22 Healthy Ways to Welcome 2022

Just like that, another year came and went. January 2022 is more than just the first month of the new year – it’s a chance to start over, rethink your approach to wellness, and bring a new sense of purpose into your life.

While you likely have a few solutions in mind already, we’re not here to tell you to set more; In fact, feel free to take a vacation this year. There is nothing wrong with setting decisions, of course, but you may prefer to make a few simple changes to set lofty (and often overly ambitious) goals.

So instead of focusing on holistic life changes like getting fit, losing weight or deleting social media, focus on the little things, whether that’s walking more each day, cooking another meal at home each week, limiting phone time, or Redesign. your room. This way, you’ll work toward your larger goals without feeling overwhelmed, and you’ll learn something new about yourself through a less stressful process. It really is a win-win situation.

Now that 2022 is coming, there’s no better time to welcome the new year than with a renewed passion for your well-being, focusing on everything from your brain health to your inner peace, your diet to your exercise routine. With a little constant effort and a few small steps, you will slowly change your lifestyle for the better. These are the best ways to welcome 2022, according to experts and researchers.

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1

Set realistic goals

Many of us start the new year with huge, vague goals like “exercise more” or “eat healthy”. But you’re less likely to stick to these things than more specific and manageable ones, like arranging three visits to the gym a week or substituting fruit crackers for dessert, according to the American Psychological Association; If you can actually keep up with your decisions, you are more likely to create healthy habits.

2

go for a walk

“Daily walking increases metabolism by burning extra calories and preventing muscle loss, which is especially important as we age,” Ariel Iasifoli, a personal trainer at Crunch Gyms in New York City, previously said. protection. Even better, walking can reduce the risk of type 2 diabetes, lower blood pressure, and ward off cardiovascular problems.

3

Make counter decisions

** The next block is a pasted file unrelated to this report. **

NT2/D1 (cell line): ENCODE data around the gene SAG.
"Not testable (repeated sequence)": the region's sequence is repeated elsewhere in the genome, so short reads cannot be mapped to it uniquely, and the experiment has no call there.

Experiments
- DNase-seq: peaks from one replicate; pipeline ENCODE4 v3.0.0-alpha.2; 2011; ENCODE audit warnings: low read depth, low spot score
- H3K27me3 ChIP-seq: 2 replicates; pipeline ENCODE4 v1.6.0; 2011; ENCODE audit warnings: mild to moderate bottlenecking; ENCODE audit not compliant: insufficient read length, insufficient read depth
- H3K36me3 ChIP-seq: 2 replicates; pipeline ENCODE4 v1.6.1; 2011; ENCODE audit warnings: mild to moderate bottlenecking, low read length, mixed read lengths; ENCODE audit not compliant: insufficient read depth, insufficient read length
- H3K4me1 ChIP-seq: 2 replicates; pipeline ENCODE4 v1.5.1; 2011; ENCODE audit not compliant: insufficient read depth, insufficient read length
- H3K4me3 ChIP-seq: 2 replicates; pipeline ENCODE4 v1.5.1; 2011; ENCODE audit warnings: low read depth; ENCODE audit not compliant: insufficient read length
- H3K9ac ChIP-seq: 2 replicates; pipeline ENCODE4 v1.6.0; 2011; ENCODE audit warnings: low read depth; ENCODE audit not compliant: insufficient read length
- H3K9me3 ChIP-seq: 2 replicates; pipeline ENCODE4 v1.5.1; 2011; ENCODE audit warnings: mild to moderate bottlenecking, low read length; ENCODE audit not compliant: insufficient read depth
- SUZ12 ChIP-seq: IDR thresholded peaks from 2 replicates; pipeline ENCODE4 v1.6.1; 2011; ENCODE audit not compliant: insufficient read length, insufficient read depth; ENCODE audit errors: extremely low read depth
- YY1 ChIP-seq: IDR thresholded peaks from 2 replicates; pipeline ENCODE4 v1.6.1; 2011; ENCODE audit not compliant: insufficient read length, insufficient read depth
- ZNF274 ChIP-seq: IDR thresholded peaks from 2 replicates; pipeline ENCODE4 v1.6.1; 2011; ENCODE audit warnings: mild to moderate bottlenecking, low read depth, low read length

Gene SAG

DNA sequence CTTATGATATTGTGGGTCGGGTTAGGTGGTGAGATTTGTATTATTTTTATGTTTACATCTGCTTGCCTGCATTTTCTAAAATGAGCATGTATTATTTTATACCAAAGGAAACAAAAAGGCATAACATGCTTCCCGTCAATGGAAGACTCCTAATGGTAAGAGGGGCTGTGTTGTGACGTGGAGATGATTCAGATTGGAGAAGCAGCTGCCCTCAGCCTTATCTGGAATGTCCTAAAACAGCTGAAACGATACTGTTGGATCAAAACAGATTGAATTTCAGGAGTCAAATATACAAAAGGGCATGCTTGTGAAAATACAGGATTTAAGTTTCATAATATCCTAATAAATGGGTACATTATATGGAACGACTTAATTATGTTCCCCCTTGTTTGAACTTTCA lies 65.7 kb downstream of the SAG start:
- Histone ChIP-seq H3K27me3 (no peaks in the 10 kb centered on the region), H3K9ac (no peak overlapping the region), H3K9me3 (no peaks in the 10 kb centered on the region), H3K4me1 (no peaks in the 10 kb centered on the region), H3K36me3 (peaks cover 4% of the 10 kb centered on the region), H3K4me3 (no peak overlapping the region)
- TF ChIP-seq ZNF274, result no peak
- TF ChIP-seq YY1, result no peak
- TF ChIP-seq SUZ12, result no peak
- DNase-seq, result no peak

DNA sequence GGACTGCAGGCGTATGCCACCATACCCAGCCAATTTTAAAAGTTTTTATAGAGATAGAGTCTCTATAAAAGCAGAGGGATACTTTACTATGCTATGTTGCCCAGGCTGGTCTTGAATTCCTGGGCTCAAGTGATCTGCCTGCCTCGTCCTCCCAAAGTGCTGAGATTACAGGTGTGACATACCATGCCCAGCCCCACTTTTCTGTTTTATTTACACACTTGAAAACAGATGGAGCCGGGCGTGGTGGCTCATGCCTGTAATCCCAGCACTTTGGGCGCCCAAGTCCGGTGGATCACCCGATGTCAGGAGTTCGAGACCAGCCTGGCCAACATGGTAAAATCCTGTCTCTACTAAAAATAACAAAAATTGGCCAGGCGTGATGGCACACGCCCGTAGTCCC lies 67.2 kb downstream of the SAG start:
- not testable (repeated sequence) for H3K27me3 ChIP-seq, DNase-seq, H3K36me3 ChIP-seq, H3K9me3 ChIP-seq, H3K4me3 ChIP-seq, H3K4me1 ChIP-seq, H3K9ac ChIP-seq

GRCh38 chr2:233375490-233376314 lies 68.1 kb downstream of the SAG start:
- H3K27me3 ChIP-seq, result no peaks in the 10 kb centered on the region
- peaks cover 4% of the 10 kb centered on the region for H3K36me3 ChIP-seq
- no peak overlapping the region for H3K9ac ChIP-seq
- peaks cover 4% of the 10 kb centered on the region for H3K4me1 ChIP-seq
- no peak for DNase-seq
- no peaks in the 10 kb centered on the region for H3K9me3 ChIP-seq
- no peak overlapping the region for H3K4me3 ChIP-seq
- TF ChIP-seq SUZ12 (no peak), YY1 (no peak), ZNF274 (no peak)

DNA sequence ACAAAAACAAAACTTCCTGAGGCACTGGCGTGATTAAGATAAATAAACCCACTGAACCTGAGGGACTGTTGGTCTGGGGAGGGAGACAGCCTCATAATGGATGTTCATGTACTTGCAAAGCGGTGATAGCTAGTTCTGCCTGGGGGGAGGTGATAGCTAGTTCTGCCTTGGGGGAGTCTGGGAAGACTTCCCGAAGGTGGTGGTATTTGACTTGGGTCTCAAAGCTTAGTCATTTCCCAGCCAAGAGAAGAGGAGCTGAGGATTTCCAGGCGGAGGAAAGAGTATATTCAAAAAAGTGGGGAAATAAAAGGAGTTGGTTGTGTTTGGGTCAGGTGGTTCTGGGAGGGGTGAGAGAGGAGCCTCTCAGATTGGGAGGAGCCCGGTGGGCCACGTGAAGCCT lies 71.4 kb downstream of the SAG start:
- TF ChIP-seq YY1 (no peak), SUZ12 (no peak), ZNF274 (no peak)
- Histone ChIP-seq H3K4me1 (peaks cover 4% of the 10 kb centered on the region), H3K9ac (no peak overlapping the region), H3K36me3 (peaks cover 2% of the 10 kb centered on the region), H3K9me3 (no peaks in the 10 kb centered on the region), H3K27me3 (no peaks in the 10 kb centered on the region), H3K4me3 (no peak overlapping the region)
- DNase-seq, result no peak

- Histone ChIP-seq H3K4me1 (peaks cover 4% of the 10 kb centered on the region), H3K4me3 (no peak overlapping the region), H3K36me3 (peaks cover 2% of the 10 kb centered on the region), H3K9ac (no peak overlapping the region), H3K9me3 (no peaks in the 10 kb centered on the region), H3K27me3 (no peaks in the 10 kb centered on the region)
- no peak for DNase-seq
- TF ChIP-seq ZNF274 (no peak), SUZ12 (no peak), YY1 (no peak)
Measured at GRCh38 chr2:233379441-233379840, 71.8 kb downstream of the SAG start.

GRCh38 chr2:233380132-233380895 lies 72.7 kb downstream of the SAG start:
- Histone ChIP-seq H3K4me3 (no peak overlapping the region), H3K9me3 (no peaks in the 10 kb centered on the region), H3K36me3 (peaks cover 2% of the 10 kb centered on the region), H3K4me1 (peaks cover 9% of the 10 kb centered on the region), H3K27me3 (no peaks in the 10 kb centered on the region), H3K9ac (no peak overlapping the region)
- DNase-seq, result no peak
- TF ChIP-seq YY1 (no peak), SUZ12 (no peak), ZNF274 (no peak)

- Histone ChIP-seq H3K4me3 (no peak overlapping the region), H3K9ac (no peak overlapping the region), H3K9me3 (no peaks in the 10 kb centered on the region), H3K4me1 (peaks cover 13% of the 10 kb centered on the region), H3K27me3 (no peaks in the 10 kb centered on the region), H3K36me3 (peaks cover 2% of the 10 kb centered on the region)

“I recommend that people make opposing decisions: What do you want to stop doing this year?” Devon Price, Ph.D.He is a social psychologist and author laziness does not existIt was said previously protection. “What insecurities or commitment do you want to drop? Find ways to say no instead of taking on more.”

4

Get creative in the kitchen

When you’re stuck in a culinary predicament, you can find yourself resorting to the same old meals day in and day out—as opposed to what it must be like to feel energized while preparing dinner. Every week find a new recipe to try, whether it’s a creamy soup or a protein-packed smoothie; It may spark a new love for cooking, as well as increase your motivation and self-esteem.

5

Try new forms of self-care

Sarina Rama, a certified personal trainer and group fitness coach in Orange County, California, recommends, “Take action by setting aside five to 60 minutes each week to try a new self-care exercise.” Some ideas to get you started are reading a new book, exercising, talking to a therapist, sitting in nature, or mindfully having a drink. By the end of the year, you will have tried 52 new self-care practices! “

6

go up the stairs

Get this: In a 2017 study, researchers found that just 10 minutes of walking up a ladder was more effective than 50 mg of caffeine (about half a cup of coffee) at helping sleep-deprived women feel more energetic. So in addition to burning more calories and contributing to your overall fitness, climbing stairs daily can also keep you awake, no need for caffeine.

7

Make some music

Playing music — not just listening to it — can positively affect your thinking and memory, which could ward off dementia according to a 2021 meta-analysis. Singing, playing the piano and even joining the drum circuit activates multiple areas of your brain, helping you stay Severe even if you already have mild cognitive impairment. In addition, making music may also help you feel happier in general.

8

Go (temporarily) sober

Dry January – during which participants refuse to drink for the first 31 days of the new year – encourages people to rethink their relationship to alcohol. And the benefits of quitting are countless, from boosting your mental health to improving your sleep. These findings are especially useful at this time of year.

9

Ask why you want to lose weight

Losing weight is one of the most popular New Year’s resolutions — but you can adopt a new approach to your health in 2022. “There is no solid evidence to suggest that being overweight automatically leads to poor health,” Jeffrey Hunger, Ph.D. , an assistant professor of psychology at the University of Miami in Ohio, previously said protection. “Instead of trying to slim down, start appreciating everything it does for you.”

10

Upgrade your sneakers